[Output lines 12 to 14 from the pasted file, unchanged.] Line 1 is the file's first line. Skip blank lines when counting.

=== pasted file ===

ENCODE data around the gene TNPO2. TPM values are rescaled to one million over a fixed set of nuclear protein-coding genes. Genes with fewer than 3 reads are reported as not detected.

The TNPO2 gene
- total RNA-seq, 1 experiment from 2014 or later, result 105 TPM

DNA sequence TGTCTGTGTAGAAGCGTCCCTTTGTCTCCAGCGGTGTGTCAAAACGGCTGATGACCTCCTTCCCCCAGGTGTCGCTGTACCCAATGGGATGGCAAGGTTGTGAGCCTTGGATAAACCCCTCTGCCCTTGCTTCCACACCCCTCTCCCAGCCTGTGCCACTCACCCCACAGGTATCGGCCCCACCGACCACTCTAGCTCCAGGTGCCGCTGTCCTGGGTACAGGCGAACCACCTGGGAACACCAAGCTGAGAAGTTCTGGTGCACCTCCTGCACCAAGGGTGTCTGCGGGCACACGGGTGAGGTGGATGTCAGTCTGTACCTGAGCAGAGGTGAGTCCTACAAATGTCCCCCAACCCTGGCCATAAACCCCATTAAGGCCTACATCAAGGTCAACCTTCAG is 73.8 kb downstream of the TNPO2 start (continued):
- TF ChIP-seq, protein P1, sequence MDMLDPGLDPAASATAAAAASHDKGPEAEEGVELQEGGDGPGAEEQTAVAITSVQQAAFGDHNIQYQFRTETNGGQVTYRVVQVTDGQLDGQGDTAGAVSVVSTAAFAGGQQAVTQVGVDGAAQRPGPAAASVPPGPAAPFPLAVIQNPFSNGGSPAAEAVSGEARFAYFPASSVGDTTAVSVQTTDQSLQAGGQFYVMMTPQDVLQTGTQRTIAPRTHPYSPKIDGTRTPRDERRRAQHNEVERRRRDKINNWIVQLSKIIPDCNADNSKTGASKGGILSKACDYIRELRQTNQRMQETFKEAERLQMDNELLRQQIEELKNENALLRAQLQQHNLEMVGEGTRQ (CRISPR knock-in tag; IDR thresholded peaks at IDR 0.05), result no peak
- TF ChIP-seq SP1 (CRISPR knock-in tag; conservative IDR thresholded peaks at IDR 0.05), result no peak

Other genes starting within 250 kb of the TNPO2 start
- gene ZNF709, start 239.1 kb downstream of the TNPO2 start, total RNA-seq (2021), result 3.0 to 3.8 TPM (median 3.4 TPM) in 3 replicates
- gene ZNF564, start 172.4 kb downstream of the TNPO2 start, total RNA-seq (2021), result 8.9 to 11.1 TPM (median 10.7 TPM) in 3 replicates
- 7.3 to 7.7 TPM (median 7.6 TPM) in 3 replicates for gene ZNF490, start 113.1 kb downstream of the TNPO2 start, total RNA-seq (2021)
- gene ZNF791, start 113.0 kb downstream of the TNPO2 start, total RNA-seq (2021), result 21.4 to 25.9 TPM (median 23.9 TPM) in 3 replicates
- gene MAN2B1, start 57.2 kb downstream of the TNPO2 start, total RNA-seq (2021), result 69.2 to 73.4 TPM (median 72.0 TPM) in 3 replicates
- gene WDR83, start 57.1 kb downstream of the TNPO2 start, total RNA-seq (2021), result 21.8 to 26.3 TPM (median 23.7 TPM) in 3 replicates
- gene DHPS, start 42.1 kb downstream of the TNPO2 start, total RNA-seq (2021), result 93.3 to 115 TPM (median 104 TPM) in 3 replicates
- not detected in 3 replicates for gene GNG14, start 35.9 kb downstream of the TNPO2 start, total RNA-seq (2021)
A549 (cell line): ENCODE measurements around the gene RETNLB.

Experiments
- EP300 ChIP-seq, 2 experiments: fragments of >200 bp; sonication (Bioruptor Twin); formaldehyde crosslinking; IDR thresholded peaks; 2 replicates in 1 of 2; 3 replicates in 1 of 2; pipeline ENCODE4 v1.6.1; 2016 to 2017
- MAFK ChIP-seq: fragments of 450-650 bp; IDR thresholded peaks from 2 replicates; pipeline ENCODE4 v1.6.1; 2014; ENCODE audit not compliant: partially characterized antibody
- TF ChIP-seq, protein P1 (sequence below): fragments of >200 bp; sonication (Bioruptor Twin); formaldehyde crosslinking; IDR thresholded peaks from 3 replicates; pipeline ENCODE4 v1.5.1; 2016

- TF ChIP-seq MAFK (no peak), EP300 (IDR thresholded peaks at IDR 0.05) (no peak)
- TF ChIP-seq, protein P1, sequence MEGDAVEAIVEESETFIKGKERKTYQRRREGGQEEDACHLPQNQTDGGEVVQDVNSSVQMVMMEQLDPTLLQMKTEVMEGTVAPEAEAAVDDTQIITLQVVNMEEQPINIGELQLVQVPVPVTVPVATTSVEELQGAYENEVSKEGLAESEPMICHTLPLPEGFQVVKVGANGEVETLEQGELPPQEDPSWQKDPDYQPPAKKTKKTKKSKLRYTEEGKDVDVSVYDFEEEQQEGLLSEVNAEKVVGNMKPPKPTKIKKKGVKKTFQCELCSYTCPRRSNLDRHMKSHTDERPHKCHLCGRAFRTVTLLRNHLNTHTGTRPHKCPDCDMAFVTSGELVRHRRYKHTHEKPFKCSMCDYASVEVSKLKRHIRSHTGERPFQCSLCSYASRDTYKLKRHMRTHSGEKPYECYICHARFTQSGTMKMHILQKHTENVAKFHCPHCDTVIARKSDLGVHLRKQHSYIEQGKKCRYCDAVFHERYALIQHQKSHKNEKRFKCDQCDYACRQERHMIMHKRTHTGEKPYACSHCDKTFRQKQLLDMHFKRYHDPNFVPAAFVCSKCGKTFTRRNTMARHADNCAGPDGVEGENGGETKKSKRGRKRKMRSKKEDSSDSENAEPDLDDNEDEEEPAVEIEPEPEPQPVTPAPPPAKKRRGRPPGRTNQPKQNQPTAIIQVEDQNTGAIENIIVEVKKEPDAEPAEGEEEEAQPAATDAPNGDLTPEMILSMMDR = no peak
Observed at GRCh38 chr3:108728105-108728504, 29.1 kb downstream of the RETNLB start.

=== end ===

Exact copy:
- gene MAN2B1, start 57.2 kb downstream of the TNPO2 start, total RNA-seq (2021), result 69.2 to 73.4 TPM (median 72.0 TPM) in 3 replicates
- gene WDR83, start 57.1 kb downstream of the TNPO2 start, total RNA-seq (2021), result 21.8 to 26.3 TPM (median 23.7 TPM) in 3 replicates
- gene DHPS, start 42.1 kb downstream of the TNPO2 start, total RNA-seq (2021), result 93.3 to 115 TPM (median 104 TPM) in 3 replicates